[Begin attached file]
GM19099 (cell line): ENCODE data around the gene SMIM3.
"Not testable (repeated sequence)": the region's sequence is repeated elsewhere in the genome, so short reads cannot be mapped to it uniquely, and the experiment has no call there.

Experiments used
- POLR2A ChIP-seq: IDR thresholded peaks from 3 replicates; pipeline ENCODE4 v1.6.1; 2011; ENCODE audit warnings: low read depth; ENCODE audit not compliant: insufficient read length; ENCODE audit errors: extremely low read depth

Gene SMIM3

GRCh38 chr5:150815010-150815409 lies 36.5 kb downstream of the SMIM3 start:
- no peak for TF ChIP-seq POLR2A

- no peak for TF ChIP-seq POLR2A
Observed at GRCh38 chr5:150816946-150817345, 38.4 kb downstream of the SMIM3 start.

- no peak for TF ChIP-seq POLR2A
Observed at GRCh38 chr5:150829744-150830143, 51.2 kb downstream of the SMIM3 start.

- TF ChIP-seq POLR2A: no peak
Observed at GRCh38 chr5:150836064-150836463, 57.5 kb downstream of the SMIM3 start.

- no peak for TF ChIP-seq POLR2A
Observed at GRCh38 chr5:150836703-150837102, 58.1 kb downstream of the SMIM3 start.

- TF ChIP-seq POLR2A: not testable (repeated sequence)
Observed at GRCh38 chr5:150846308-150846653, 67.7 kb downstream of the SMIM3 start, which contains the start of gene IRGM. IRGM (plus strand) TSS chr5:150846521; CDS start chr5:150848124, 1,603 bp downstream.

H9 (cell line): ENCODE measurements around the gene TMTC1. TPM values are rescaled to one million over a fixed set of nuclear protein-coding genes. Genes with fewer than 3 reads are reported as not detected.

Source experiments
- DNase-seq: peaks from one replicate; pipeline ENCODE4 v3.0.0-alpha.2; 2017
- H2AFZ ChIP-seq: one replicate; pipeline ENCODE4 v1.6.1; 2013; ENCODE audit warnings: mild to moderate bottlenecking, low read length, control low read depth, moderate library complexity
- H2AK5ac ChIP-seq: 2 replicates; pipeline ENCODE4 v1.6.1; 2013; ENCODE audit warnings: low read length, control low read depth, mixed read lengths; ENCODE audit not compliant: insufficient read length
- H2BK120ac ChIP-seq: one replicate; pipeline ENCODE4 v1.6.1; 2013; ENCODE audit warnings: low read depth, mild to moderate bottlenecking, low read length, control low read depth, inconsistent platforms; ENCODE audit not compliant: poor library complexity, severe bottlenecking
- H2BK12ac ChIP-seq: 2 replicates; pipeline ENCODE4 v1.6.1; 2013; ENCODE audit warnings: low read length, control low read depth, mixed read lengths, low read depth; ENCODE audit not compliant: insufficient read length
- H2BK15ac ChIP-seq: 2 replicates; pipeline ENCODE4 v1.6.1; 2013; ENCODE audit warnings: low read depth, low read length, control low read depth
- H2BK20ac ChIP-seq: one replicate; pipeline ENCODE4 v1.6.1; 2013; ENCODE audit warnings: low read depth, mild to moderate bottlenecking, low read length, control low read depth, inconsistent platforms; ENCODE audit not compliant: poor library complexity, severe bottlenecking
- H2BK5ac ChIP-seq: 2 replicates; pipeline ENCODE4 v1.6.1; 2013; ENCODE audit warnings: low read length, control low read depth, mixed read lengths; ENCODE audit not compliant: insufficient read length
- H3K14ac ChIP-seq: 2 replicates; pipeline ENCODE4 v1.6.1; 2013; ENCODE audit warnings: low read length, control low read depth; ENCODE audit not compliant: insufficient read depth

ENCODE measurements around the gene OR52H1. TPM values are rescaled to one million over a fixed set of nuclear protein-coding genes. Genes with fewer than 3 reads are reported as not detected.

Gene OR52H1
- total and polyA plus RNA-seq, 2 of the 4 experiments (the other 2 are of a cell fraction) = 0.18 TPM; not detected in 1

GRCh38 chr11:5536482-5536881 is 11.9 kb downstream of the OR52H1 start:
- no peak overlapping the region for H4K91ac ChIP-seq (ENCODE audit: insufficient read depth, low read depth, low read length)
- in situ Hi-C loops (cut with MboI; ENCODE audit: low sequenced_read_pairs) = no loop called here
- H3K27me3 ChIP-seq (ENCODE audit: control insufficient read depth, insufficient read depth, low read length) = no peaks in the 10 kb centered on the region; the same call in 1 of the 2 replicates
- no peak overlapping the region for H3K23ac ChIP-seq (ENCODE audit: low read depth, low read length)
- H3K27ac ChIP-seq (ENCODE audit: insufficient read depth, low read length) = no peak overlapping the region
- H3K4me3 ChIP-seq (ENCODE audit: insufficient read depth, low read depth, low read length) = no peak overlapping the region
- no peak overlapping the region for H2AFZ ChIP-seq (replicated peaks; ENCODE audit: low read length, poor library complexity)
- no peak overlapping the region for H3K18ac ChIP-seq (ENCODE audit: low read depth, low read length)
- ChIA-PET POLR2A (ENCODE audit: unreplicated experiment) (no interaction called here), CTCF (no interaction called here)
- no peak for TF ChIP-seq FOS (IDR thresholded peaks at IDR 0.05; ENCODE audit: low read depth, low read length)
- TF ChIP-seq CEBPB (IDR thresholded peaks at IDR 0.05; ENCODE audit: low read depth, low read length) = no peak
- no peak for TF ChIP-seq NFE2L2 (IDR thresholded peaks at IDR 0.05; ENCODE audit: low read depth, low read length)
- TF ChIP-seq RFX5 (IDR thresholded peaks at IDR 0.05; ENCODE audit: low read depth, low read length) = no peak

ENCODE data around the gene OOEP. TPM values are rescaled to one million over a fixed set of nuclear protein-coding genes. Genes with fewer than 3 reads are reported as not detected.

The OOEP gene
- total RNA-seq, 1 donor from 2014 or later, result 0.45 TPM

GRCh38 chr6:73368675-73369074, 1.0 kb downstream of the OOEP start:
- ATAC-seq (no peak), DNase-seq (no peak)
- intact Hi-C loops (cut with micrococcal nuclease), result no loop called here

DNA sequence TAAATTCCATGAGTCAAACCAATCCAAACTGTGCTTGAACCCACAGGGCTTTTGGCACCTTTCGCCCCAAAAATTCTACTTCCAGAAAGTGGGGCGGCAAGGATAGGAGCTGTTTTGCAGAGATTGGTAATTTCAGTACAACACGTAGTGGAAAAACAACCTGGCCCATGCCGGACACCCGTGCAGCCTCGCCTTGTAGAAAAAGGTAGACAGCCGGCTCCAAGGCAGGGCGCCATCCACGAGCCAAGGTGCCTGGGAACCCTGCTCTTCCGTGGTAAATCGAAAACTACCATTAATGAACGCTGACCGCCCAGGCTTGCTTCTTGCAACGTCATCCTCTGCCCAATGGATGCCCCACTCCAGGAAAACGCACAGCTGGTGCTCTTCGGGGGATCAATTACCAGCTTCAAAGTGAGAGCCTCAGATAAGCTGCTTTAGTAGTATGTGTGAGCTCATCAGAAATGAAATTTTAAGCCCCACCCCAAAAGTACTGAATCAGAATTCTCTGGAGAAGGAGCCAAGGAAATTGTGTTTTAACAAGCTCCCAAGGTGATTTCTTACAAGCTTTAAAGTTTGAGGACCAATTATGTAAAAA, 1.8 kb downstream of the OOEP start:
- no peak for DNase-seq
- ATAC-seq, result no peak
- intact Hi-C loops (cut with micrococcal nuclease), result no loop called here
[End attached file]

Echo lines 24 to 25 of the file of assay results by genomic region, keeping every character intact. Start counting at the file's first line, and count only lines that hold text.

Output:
- H2BK12ac ChIP-seq: 2 replicates; pipeline ENCODE4 v1.6.1; 2013; ENCODE audit warnings: low read length, control low read depth, mixed read lengths, low read depth; ENCODE audit not compliant: insufficient read length
- H2BK15ac ChIP-seq: 2 replicates; pipeline ENCODE4 v1.6.1; 2013; ENCODE audit warnings: low read depth, low read length, control low read depth